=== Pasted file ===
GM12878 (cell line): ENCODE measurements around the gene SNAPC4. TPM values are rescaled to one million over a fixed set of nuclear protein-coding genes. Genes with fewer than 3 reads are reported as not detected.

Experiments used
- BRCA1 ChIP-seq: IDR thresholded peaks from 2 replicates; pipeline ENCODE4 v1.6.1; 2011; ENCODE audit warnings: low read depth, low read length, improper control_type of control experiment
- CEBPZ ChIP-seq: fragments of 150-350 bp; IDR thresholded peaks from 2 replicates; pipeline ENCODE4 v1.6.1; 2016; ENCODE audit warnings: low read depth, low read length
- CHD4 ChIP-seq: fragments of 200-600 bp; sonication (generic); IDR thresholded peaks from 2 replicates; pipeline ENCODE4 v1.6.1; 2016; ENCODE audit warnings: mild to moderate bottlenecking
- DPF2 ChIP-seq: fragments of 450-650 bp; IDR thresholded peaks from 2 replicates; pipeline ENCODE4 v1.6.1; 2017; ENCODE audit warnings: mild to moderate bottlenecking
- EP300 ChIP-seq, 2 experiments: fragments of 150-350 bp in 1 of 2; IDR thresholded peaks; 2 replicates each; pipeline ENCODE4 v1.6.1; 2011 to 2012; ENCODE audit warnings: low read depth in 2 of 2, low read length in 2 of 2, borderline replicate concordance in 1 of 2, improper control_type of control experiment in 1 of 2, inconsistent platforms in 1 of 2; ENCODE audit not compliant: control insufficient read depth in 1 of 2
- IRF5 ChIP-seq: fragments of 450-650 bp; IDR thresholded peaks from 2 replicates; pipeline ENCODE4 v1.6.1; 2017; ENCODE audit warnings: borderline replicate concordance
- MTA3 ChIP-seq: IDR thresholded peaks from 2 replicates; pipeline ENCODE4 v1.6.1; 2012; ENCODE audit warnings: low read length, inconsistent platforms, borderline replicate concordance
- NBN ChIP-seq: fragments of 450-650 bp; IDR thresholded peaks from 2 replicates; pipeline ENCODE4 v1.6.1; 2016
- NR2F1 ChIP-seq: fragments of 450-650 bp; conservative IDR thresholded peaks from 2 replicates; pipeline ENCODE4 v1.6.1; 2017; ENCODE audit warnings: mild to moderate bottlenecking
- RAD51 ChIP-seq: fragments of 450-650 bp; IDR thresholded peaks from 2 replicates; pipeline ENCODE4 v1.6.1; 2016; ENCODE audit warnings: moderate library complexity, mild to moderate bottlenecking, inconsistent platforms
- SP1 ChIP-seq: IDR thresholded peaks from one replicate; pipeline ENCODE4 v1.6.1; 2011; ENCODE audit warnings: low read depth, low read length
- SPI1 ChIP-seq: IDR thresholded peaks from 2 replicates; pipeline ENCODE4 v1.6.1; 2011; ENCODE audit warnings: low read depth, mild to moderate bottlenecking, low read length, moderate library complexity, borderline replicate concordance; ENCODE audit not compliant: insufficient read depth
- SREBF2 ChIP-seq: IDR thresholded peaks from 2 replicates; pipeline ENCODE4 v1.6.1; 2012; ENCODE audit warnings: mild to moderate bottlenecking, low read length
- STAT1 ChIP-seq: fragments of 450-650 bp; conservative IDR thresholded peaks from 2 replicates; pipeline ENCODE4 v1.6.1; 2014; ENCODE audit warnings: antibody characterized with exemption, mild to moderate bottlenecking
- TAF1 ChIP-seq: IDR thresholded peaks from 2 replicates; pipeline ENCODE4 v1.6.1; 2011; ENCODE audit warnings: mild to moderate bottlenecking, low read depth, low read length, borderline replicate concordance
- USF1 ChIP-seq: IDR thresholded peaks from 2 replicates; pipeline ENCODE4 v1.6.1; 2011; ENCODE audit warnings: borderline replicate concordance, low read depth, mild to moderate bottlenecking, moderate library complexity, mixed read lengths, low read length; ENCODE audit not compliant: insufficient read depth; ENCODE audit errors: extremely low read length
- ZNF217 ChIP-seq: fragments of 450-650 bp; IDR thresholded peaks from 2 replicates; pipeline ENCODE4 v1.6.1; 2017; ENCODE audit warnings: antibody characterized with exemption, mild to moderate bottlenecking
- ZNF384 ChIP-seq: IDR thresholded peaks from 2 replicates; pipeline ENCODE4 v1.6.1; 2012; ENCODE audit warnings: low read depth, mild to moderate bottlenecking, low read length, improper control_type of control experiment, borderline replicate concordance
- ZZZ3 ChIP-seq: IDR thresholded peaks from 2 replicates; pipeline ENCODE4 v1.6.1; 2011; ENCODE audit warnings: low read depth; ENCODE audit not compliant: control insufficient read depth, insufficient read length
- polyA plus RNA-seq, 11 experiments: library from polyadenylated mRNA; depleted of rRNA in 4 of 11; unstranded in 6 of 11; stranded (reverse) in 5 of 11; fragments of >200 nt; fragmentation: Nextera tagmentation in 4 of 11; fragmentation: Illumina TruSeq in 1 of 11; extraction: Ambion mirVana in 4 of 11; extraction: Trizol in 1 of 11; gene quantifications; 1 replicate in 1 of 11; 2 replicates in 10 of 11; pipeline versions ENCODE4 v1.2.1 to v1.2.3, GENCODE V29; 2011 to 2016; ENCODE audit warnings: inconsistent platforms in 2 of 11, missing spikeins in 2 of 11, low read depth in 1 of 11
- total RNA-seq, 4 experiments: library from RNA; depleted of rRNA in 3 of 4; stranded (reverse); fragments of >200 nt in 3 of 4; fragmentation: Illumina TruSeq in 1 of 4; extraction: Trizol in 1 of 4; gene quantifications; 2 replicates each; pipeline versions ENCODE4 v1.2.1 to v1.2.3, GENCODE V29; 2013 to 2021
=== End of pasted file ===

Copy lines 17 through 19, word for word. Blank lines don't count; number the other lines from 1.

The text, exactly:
- TAF1 ChIP-seq: IDR thresholded peaks from 2 replicates; pipeline ENCODE4 v1.6.1; 2011; ENCODE audit warnings: mild to moderate bottlenecking, low read depth, low read length, borderline replicate concordance
- USF1 ChIP-seq: IDR thresholded peaks from 2 replicates; pipeline ENCODE4 v1.6.1; 2011; ENCODE audit warnings: borderline replicate concordance, low read depth, mild to moderate bottlenecking, moderate library complexity, mixed read lengths, low read length; ENCODE audit not compliant: insufficient read depth; ENCODE audit errors: extremely low read length
- ZNF217 ChIP-seq: fragments of 450-650 bp; IDR thresholded peaks from 2 replicates; pipeline ENCODE4 v1.6.1; 2017; ENCODE audit warnings: antibody characterized with exemption, mild to moderate bottlenecking